Orwell concludes ‘Why I Write’ by stating that in the decade since 1936 he has tried to turn political writing ‘into an art’. Although he acknowledges that his impulse has not been entirely public-spirited but just as egoistic and ‘vain’ as it is in most writers, he knows that ‘one can write nothing readable unless one constantly struggles to efface one’s own personality.’ The political scene has helped Orwell to sharpen his own writing.
‘Why I Write’: analysis
Orwell’s essay is of interest as a piece of autobiography, but Orwell extrapolates from his own personal background and literary trajectory to make more universal statements about good writing, and the reasons why all writers choose to write for a living (if they’re indeed lucky enough to do it for a living: in his ‘Confessions of a Book Reviewer’, also from 1946, he brilliantly outlines the absurd and stressful existence of struggling writers surviving on hackwork for newspapers and magazines, just to pay that month’s rent).
One of the key insights in ‘Why I Write’ is the link Orwell makes between his own efforts to become a successful writer and the broader political scene in Europe (and beyond) at the time. The Spanish Civil War, and the rise of Nazism, fascism, and Stalinism, all gave him a clear sense of what he should write about. As he puts it, all of his serious work written since has been ‘against totalitarianism and for democratic socialism’.
We find this even in an essay like ‘Politics vs. Literature: An Examination of Gulliver’s Travels’ (which, along with his analysis of Dickens’s art, shows what a fine and sensitive literary critic Orwell was), another 1946 essay, in which Orwell argues that in Book IV of Gulliver’s Travels, Jonathan Swift depicts what we would now call a totalitarian society. But because Gulliver (and, presumably, by extension, Swift himself) approves of the Houyhnhnms’ society, Swift admires the idea of a totalitarian state in which dissident opinion is unacceptable.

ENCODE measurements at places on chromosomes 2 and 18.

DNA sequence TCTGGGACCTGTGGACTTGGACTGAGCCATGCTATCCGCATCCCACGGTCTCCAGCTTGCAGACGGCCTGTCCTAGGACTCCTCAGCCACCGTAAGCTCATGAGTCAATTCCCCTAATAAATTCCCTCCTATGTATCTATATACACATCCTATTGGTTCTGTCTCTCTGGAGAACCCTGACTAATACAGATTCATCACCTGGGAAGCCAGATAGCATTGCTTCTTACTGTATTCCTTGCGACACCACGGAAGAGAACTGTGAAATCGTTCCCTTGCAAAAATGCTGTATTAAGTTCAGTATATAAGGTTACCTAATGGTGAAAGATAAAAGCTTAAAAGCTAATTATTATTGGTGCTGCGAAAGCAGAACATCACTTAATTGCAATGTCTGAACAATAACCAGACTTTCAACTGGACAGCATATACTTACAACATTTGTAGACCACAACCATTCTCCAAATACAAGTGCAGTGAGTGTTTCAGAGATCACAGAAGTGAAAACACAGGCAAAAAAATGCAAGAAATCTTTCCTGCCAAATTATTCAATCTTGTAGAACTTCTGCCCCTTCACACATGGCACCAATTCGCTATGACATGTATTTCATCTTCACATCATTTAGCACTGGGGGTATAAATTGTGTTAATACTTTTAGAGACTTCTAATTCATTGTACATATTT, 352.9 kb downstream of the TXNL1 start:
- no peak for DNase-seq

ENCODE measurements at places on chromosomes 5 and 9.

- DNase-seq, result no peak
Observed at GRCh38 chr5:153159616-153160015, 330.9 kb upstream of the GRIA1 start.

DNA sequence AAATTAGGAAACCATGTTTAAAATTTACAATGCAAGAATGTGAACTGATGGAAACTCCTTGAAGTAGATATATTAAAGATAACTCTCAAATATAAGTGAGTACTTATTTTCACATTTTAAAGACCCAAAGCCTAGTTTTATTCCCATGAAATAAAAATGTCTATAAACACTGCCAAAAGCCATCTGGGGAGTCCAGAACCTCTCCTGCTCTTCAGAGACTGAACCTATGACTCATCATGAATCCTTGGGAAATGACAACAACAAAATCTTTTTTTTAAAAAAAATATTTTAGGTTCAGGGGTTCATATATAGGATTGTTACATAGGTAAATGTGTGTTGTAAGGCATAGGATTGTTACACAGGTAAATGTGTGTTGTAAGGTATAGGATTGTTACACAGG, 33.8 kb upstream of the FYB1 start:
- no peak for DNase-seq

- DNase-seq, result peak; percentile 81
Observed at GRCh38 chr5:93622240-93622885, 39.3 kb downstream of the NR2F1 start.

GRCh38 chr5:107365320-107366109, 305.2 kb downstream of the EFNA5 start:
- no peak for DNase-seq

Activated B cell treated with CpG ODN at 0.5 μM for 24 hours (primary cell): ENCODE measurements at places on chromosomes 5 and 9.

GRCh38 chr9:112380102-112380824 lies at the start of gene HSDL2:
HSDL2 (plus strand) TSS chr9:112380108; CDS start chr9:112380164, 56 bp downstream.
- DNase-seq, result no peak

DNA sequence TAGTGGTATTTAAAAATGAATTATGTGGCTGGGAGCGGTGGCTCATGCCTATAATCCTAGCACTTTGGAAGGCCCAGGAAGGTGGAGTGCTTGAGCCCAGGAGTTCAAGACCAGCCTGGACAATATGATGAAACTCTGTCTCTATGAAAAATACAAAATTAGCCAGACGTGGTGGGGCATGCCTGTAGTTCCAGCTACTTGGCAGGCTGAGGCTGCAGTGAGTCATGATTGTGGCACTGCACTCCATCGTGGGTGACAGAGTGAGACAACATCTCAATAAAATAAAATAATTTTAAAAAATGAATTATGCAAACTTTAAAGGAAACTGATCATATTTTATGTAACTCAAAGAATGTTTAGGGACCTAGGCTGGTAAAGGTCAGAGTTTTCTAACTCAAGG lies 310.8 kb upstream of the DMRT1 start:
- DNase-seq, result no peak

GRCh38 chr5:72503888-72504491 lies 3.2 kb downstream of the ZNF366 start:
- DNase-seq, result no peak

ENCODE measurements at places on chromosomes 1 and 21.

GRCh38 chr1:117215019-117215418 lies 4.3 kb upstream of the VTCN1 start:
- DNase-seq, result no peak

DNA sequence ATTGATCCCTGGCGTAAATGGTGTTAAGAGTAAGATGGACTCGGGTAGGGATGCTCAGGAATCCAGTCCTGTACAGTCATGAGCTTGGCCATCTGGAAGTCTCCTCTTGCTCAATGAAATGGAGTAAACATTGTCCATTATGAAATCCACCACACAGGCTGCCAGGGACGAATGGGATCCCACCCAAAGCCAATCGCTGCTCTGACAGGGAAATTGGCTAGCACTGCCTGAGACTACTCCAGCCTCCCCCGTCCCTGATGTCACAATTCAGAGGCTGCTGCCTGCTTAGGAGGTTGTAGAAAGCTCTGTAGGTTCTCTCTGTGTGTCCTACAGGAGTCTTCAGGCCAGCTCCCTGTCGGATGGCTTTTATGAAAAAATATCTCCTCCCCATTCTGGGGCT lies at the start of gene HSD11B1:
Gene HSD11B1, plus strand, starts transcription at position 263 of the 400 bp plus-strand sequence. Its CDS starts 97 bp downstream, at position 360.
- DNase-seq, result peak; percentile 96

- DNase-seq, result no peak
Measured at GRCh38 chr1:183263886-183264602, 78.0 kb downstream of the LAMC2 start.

The point is that when he lacked a clear motivation for writing fiction, he churned out ‘lifeless’ work (much of which, such as his novel A Clergyman’s Daughter, a kind of Joycean work in many ways, he later disowned, calling it ‘tripe’). But once he realised what his subject-matter should be, this new-found ‘political purpose’ sharpened his prose. In a sense, the fourth of Orwell’s listed motives brought the other three into a new perspective. His clearest and most detailed account of what constitutes good political writing is his essay ‘Politics and the English Language’ (also from 1946), which we have analysed here.
In 1976, Joan Didion wrote her own essay called ‘Why I Write’, in which she acknowledged that she had taken her title from George Orwell. She also drew attention to the triple-assonance in Orwell’s title, the long I sounds of ‘Why I Write’. Even Orwell’s title is itself an example of the clear-minded simplicity which he identifies as the chief feature of good writing at the end of ‘Why I Write’: ‘Good prose is like a window pane.’ But as so often with Orwell’s work, he is not just writing about himself, but drawing attention to far more widespread truths about what motivates an author to devote their lives to writing.